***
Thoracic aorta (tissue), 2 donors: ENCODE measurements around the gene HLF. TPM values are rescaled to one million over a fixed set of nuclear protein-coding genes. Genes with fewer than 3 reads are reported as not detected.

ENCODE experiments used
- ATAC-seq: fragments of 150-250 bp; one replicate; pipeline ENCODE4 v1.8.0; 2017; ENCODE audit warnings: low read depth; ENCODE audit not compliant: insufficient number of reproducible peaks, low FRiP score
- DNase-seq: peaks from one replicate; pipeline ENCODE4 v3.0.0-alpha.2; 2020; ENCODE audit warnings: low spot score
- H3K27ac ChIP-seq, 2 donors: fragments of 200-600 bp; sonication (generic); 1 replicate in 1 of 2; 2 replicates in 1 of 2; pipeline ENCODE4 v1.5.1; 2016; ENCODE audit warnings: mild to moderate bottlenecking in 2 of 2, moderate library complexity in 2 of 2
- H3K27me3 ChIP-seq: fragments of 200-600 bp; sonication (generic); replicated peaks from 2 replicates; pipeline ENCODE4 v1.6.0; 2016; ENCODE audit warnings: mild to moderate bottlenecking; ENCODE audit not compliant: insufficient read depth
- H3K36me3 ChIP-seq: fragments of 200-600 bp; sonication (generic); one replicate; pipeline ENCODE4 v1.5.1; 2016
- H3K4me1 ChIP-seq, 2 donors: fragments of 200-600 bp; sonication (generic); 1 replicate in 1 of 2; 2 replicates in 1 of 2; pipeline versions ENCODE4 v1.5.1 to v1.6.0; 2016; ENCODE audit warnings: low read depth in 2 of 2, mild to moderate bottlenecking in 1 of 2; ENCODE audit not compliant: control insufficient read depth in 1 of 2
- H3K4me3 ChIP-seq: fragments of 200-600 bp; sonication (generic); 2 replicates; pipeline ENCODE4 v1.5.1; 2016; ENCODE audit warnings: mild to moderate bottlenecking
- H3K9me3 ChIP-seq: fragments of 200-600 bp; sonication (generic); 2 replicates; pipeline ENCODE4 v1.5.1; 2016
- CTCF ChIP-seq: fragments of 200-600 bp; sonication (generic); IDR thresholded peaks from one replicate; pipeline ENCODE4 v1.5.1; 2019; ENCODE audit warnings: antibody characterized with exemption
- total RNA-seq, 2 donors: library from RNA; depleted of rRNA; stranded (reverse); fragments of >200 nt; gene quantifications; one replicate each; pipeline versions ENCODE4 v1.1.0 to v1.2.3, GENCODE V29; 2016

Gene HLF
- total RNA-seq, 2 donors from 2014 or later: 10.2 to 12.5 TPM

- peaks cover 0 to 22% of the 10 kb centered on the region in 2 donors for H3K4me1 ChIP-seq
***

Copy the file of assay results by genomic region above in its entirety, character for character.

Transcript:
Thoracic aorta (tissue), 2 donors: ENCODE measurements around the gene HLF. TPM values are rescaled to one million over a fixed set of nuclear protein-coding genes. Genes with fewer than 3 reads are reported as not detected.

ENCODE experiments used
- ATAC-seq: fragments of 150-250 bp; one replicate; pipeline ENCODE4 v1.8.0; 2017; ENCODE audit warnings: low read depth; ENCODE audit not compliant: insufficient number of reproducible peaks, low FRiP score
- DNase-seq: peaks from one replicate; pipeline ENCODE4 v3.0.0-alpha.2; 2020; ENCODE audit warnings: low spot score
- H3K27ac ChIP-seq, 2 donors: fragments of 200-600 bp; sonication (generic); 1 replicate in 1 of 2; 2 replicates in 1 of 2; pipeline ENCODE4 v1.5.1; 2016; ENCODE audit warnings: mild to moderate bottlenecking in 2 of 2, moderate library complexity in 2 of 2
- H3K27me3 ChIP-seq: fragments of 200-600 bp; sonication (generic); replicated peaks from 2 replicates; pipeline ENCODE4 v1.6.0; 2016; ENCODE audit warnings: mild to moderate bottlenecking; ENCODE audit not compliant: insufficient read depth
- H3K36me3 ChIP-seq: fragments of 200-600 bp; sonication (generic); one replicate; pipeline ENCODE4 v1.5.1; 2016
- H3K4me1 ChIP-seq, 2 donors: fragments of 200-600 bp; sonication (generic); 1 replicate in 1 of 2; 2 replicates in 1 of 2; pipeline versions ENCODE4 v1.5.1 to v1.6.0; 2016; ENCODE audit warnings: low read depth in 2 of 2, mild to moderate bottlenecking in 1 of 2; ENCODE audit not compliant: control insufficient read depth in 1 of 2
- H3K4me3 ChIP-seq: fragments of 200-600 bp; sonication (generic); 2 replicates; pipeline ENCODE4 v1.5.1; 2016; ENCODE audit warnings: mild to moderate bottlenecking
- H3K9me3 ChIP-seq: fragments of 200-600 bp; sonication (generic); 2 replicates; pipeline ENCODE4 v1.5.1; 2016
- CTCF ChIP-seq: fragments of 200-600 bp; sonication (generic); IDR thresholded peaks from one replicate; pipeline ENCODE4 v1.5.1; 2019; ENCODE audit warnings: antibody characterized with exemption
- total RNA-seq, 2 donors: library from RNA; depleted of rRNA; stranded (reverse); fragments of >200 nt; gene quantifications; one replicate each; pipeline versions ENCODE4 v1.1.0 to v1.2.3, GENCODE V29; 2016

Gene HLF
- total RNA-seq, 2 donors from 2014 or later: 10.2 to 12.5 TPM

- peaks cover 0 to 22% of the 10 kb centered on the region in 2 donors for H3K4me1 ChIP-seq